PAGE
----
School starts next Tuesday here at Casa Diva, and although I am more than ready, I am also very hesitant. This is Jake's first year in regular school, and as any parent of a special needs kiddo knows, this can be a joyful milestone as well as a brand new sense of worry and turmoil. I want to set him up for success- I have a list to take of all the quirks, needs and issues that may or may not arise. His meds, possible side effects and when he takes what, are all listed. I have a list a mile long to help them get to know this complex child before they label him, pass him off, shut him down and shove him aside.
I have a game plan. Unfortunately, the school doesn't seem to be on the same page. the principal is trying her hardest to, now, set up the meeting she thought had already been taken care of. i am scrambling and hoping we get to meet his teacher, aide and those who will be with him daily on his new adventure. There is lost paperwork, lost time and a lack of communication i am beginning to find is all a part of this system we deal with. The school he is attending is the best in our district for disabilities, and we have a wonderful caseworker pushing and pulling right along with us to make this transition as smooth as possible for a child who does not do well with change. And when I say "does not do well" I mean does terribly, if the situation is handled wrong.
Jakers is the kind of kid who needs to know what's happening next month to be totally satisfied. We explain holidays in advance. Company coming, us going anywhere... all is explained ahead of time so he can prepare. School has been explained for months now, and he (as well as Lyss) picked out all of his own supplies. He went superhero for his first "real" school. She went High School Musical (only because there was no Jonas Bros. paraphernalia to be found thank you Lord forever and ever amen). They are both very, very excited and we have been encouraging that excitement. We both have always been together on that one, at least. Alyssa has a passion for learning like no other kid I have EVER known, and she's smart as can be. We did pass up an offer on the gifted program last year simply because it involved possibly skipping a grade- something she is not emotionally ready for. And because she isn't yet bored with what she's learning.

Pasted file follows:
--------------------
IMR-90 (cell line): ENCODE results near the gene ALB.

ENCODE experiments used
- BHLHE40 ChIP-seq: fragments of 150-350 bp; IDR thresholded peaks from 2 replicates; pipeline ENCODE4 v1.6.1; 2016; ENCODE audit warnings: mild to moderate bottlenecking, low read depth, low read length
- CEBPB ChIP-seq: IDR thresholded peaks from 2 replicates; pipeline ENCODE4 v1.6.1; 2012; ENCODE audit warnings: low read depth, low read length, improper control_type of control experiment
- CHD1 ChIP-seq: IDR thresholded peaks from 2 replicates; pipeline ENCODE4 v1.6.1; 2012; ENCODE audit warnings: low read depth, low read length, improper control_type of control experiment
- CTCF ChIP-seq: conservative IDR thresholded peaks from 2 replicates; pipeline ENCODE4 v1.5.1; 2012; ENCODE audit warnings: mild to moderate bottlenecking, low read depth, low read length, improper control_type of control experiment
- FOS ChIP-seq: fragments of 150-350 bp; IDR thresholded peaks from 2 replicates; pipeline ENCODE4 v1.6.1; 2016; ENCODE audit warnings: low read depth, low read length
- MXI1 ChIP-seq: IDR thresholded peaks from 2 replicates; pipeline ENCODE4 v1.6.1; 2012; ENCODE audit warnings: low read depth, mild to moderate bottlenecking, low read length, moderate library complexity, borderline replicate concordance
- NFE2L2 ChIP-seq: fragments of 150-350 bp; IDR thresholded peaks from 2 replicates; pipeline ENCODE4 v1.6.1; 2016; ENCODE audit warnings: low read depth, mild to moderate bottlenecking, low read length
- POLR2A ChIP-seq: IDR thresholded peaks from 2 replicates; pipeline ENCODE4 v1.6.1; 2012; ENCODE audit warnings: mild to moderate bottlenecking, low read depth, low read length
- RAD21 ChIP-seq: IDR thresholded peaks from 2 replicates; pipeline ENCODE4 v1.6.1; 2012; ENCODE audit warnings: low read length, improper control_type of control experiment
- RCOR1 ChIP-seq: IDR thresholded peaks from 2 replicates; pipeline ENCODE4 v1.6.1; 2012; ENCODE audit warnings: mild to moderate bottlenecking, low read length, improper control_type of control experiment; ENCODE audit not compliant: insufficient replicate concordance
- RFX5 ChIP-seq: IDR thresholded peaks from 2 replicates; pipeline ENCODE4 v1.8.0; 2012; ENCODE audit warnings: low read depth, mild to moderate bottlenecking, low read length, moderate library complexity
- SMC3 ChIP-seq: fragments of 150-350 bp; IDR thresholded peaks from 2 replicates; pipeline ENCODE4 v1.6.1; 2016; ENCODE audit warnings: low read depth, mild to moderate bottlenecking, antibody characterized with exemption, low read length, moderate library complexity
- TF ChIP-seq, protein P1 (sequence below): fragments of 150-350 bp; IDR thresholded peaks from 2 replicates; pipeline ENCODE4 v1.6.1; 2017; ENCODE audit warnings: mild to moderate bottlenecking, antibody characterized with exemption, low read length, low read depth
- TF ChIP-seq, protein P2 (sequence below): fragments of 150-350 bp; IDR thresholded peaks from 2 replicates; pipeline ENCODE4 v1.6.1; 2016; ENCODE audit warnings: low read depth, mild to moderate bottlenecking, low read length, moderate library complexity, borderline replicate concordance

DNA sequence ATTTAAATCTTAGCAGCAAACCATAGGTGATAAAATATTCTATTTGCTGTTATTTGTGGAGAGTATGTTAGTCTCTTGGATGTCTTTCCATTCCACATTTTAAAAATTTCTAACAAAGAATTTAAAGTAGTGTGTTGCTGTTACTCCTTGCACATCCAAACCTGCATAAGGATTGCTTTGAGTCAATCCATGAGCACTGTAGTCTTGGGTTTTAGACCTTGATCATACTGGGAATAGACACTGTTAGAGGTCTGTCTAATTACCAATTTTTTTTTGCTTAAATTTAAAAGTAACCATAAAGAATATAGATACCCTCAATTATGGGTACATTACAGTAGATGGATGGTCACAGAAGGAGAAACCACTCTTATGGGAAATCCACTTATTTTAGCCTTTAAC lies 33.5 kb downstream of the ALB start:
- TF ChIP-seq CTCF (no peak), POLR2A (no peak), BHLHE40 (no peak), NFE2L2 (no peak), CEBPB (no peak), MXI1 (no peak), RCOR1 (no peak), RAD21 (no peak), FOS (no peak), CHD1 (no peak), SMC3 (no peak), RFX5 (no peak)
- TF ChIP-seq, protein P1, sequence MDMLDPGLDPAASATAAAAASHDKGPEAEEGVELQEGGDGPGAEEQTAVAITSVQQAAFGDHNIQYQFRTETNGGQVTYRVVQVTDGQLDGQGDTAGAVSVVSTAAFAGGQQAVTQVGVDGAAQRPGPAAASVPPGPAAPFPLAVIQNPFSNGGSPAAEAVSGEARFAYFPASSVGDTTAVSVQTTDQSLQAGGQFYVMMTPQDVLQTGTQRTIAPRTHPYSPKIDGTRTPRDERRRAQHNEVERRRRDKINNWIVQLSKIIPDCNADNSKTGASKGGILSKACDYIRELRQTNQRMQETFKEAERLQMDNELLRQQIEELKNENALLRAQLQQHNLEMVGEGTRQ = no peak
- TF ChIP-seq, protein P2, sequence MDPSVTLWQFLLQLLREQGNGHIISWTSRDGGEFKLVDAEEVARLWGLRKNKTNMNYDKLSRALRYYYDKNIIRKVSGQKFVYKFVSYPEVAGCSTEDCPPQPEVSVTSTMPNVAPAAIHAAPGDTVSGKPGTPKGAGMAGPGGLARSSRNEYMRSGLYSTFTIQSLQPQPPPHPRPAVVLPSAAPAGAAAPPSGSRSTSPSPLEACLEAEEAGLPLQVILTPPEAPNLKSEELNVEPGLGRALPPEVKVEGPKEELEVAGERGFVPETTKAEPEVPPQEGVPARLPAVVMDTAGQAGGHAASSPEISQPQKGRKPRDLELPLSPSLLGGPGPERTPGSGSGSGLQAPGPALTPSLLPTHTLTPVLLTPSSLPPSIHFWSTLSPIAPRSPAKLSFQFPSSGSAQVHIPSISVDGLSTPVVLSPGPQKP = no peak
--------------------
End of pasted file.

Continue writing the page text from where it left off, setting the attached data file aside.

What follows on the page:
Jake has the same quickness; he's been labeled the smartest kid in class all three years at his school. It's the lack of impulse control that does him in. And does me in as well, because watching him fight himself is something that tears me up in ways that very little ever will. I want that brass ring, for all of my kids. and seeing it come so easily for one and so painstakingly slow, agonizingly slow, for another is harder to watch than I ever thought possible. He has taught himself to read, to count, to do all of those things- he wouldn't let anyone teach him. He watched, and then gradually picked it up himself. It's how he needs it to be, so it just has to be. You can't force a child to learn in a way that's not comfortable- that sets them up for failure. Letting him go at his own pace, to a degree, has made major changes.
He's become a different boy in a lot of ways this summer. He's learned to gage his own moods better, to control his impulses just enough to be safe. It's enough, it has to be. He now engages others in play- once unheard of. The hitting, kicking, screaming ball of rage has dissipated into a not as angry little boy. It's a major improvement- we still have our moments, but who doesn't?
Does all of this mean he's ready for school? Not without everyone, on both sides, being prepared. His quirks and triggers are definitely something the school needs to know- especially those who will be with him all day every day. I don't think I'm being too protective in saying that- there are just some things that you can't overlook. He will test the limits, and one wrong reaction could very well set his pace for the year. He's perfected gaging others and reacting accordingly. . in positive or negative way. He has to have the structure and consistency- giving in to him is not an option, if you want to get anything else done. Ever. He remembers, and he keeps on pushing.
I'm rambling, but I'm worried. Worried he will be too rough for them, worried they won't pay enough attention. Worried he'll slip through the cracks of a system not well enough equipped, or funded, to really do what they promise. I will probably touch on this a lot more in the coming weeks, just to keep myself sane about it. I want him to excel. I want him to prove everyone, including me, wrong. And I want everyone to be aware, really aware, of him. As a person, as a wonderful little boy. Is it too much to ask?